festive tree lights
on the eve of the solstice
two years ago
I placed a poinsettia
on my father’s grave
Margaret Chula kindly offers the following suggestions to new tanka writers. She is the President of the Tanka Society of America and we welcome her contributions.
Tanka are not sentences broken down into five lines. Somewhere in a tanka, there should be a turn-a surprise-as in haiku.
Keep punctuation to a minimum. A dash may be used occasionally or perhaps indentation to indicate the pivot line, but avoid beginning with a capital or ending with a period.
When writing tanka in English, you have the liberty of varying the syllable count and the line length from the traditional Japanese 5-7-5-7-7. However, following the short, long, short, long, long style of traditional Japanese tanka seems to work well.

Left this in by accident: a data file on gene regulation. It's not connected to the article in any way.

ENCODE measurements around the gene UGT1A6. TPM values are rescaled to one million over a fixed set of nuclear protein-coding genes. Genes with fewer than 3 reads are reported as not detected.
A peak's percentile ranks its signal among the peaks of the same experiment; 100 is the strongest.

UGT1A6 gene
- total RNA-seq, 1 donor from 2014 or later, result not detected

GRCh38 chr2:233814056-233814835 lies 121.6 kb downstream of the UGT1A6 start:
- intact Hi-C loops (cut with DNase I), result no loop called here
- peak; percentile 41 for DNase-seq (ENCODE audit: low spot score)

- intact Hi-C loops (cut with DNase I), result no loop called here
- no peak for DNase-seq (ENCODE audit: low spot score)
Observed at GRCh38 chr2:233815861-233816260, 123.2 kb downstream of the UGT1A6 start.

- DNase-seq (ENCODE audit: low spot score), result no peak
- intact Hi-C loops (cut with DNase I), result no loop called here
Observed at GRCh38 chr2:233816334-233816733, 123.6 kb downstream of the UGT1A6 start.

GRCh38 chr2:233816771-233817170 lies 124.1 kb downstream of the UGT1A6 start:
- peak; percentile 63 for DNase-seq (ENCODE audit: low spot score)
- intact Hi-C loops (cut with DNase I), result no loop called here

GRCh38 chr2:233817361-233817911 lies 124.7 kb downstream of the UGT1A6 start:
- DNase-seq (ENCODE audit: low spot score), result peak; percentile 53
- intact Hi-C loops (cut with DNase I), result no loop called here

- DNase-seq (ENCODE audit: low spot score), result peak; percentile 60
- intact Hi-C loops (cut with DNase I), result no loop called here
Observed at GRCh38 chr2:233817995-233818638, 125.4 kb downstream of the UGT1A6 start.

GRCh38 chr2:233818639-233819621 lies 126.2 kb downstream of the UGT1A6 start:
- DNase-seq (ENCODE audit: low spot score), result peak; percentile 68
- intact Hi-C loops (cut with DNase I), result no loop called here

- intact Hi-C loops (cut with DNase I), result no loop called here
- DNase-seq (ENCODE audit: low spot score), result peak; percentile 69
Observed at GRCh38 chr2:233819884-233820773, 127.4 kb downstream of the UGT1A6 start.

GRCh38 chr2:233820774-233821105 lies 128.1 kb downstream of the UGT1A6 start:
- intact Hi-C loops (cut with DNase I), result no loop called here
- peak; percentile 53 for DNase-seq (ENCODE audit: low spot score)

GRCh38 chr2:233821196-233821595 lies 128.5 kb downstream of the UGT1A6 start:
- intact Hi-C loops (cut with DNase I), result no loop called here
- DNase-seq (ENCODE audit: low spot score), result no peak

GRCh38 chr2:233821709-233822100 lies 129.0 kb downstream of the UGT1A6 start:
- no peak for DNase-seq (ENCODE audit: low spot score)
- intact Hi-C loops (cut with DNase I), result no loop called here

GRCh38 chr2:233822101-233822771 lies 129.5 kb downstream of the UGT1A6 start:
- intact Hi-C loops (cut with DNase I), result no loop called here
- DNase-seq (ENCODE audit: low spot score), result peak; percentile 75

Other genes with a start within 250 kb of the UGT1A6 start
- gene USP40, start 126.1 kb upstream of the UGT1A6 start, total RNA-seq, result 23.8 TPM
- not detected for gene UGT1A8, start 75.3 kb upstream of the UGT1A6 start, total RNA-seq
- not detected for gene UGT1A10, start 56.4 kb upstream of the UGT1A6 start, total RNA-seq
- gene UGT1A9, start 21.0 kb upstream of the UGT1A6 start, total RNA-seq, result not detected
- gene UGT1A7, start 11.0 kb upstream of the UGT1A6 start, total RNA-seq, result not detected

A successful tanka (one that resonates with the reader) has a shift or juxtaposition somewhere in the poem. Often, but not always, it manifests as a connection between nature and an event in our own lives. There is an emotional connection and also a shift between the first three lines and the final two. Tanka may also have yugen (mystery) and allows space for the reader to fill in his/her own experience. This is the craft and beauty of tanka.
Avoid direct reference to emotions (the lonely gull) and personification (giving nature human qualities). Convey emotion through images rather than telling us how to feel.
Tanka do not have titles, unless it’s a tanka series.
Pay attention to the final line of your tanka. Make sure it ends strong.
Margaret’s website is located at www.margaretchula.com